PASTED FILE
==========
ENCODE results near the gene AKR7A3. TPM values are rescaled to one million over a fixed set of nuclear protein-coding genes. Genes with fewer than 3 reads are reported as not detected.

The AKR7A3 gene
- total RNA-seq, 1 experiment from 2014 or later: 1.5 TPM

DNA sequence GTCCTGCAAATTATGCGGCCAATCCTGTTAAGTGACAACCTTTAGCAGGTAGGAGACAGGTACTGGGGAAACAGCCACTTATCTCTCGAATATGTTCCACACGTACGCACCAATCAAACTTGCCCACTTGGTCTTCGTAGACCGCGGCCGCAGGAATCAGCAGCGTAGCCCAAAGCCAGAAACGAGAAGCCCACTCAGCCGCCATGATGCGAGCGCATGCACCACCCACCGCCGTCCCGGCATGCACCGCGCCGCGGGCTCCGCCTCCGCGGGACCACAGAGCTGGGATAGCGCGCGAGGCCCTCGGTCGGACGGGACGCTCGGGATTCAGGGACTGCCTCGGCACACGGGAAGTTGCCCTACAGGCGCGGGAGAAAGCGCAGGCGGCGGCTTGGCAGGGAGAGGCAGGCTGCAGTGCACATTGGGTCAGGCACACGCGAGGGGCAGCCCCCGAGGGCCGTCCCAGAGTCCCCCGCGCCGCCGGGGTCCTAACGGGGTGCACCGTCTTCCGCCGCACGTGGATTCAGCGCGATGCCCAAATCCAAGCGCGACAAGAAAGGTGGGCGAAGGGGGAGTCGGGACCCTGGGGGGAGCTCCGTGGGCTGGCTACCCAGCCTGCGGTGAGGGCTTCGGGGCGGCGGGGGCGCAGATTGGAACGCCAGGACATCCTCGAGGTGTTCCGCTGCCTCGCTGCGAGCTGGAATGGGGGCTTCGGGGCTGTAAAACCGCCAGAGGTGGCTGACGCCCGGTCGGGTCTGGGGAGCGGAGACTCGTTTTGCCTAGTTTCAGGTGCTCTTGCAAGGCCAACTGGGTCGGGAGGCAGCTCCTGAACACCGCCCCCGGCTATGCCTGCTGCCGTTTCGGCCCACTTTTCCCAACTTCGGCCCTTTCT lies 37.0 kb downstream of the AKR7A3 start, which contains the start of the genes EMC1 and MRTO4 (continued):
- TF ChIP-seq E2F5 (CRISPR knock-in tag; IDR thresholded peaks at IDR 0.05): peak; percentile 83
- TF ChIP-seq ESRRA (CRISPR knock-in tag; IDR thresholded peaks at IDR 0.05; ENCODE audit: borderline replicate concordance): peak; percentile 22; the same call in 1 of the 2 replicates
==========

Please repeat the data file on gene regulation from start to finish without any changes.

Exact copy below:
ENCODE results near the gene AKR7A3. TPM values are rescaled to one million over a fixed set of nuclear protein-coding genes. Genes with fewer than 3 reads are reported as not detected.

The AKR7A3 gene
- total RNA-seq, 1 experiment from 2014 or later: 1.5 TPM

DNA sequence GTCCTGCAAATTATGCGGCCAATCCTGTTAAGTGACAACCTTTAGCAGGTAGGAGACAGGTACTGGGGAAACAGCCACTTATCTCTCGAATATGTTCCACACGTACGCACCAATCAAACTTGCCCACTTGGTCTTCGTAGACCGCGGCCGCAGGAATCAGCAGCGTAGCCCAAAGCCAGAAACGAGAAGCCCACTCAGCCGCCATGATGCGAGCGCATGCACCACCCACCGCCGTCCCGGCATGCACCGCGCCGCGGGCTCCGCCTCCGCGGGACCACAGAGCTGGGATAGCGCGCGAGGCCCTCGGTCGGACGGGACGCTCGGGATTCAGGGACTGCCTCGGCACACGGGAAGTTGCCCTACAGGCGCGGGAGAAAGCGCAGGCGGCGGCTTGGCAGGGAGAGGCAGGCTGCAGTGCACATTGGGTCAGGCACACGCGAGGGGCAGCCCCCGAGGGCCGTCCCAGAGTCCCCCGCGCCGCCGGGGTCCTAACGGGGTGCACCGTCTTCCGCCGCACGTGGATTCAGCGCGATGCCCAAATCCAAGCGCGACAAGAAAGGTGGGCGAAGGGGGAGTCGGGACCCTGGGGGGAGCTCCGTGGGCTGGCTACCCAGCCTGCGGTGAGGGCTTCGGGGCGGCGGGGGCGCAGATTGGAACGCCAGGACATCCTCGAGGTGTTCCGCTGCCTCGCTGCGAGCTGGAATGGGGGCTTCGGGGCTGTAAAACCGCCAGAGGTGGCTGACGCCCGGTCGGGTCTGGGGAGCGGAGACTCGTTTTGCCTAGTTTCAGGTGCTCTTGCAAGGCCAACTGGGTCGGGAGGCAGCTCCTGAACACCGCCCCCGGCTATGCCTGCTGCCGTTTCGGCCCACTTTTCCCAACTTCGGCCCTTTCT lies 37.0 kb downstream of the AKR7A3 start, which contains the start of the genes EMC1 and MRTO4 (continued):
- TF ChIP-seq E2F5 (CRISPR knock-in tag; IDR thresholded peaks at IDR 0.05): peak; percentile 83
- TF ChIP-seq ESRRA (CRISPR knock-in tag; IDR thresholded peaks at IDR 0.05; ENCODE audit: borderline replicate concordance): peak; percentile 22; the same call in 1 of the 2 replicates